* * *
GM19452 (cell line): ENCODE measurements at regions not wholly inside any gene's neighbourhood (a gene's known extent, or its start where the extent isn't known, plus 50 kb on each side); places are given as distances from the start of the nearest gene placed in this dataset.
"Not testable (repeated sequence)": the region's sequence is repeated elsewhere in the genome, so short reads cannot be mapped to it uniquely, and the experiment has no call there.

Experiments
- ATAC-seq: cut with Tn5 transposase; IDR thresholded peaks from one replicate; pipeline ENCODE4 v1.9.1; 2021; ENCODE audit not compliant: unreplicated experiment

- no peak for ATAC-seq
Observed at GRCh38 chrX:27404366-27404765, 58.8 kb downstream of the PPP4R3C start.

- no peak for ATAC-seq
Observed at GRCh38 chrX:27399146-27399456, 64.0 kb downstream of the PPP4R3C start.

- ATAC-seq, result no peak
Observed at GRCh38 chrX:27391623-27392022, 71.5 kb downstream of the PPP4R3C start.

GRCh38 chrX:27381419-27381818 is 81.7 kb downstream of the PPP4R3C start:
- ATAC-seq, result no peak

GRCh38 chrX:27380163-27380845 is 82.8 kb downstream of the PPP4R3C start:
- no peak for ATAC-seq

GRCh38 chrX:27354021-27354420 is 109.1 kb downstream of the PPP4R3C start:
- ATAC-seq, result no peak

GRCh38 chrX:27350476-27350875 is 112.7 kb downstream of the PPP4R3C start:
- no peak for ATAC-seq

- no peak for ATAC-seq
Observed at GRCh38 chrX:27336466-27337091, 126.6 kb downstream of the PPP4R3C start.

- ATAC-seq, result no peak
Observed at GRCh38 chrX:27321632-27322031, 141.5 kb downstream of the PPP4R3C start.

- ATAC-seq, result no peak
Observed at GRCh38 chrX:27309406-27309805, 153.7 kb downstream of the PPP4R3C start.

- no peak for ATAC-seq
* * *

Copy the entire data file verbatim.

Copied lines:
GM19452 (cell line): ENCODE measurements at regions not wholly inside any gene's neighbourhood (a gene's known extent, or its start where the extent isn't known, plus 50 kb on each side); places are given as distances from the start of the nearest gene placed in this dataset.
"Not testable (repeated sequence)": the region's sequence is repeated elsewhere in the genome, so short reads cannot be mapped to it uniquely, and the experiment has no call there.

Experiments
- ATAC-seq: cut with Tn5 transposase; IDR thresholded peaks from one replicate; pipeline ENCODE4 v1.9.1; 2021; ENCODE audit not compliant: unreplicated experiment

- no peak for ATAC-seq
Observed at GRCh38 chrX:27404366-27404765, 58.8 kb downstream of the PPP4R3C start.

- no peak for ATAC-seq
Observed at GRCh38 chrX:27399146-27399456, 64.0 kb downstream of the PPP4R3C start.

- ATAC-seq, result no peak
Observed at GRCh38 chrX:27391623-27392022, 71.5 kb downstream of the PPP4R3C start.

GRCh38 chrX:27381419-27381818 is 81.7 kb downstream of the PPP4R3C start:
- ATAC-seq, result no peak

GRCh38 chrX:27380163-27380845 is 82.8 kb downstream of the PPP4R3C start:
- no peak for ATAC-seq

GRCh38 chrX:27354021-27354420 is 109.1 kb downstream of the PPP4R3C start:
- ATAC-seq, result no peak

GRCh38 chrX:27350476-27350875 is 112.7 kb downstream of the PPP4R3C start:
- no peak for ATAC-seq

- no peak for ATAC-seq
Observed at GRCh38 chrX:27336466-27337091, 126.6 kb downstream of the PPP4R3C start.

- ATAC-seq, result no peak
Observed at GRCh38 chrX:27321632-27322031, 141.5 kb downstream of the PPP4R3C start.

- ATAC-seq, result no peak
Observed at GRCh38 chrX:27309406-27309805, 153.7 kb downstream of the PPP4R3C start.

- no peak for ATAC-seq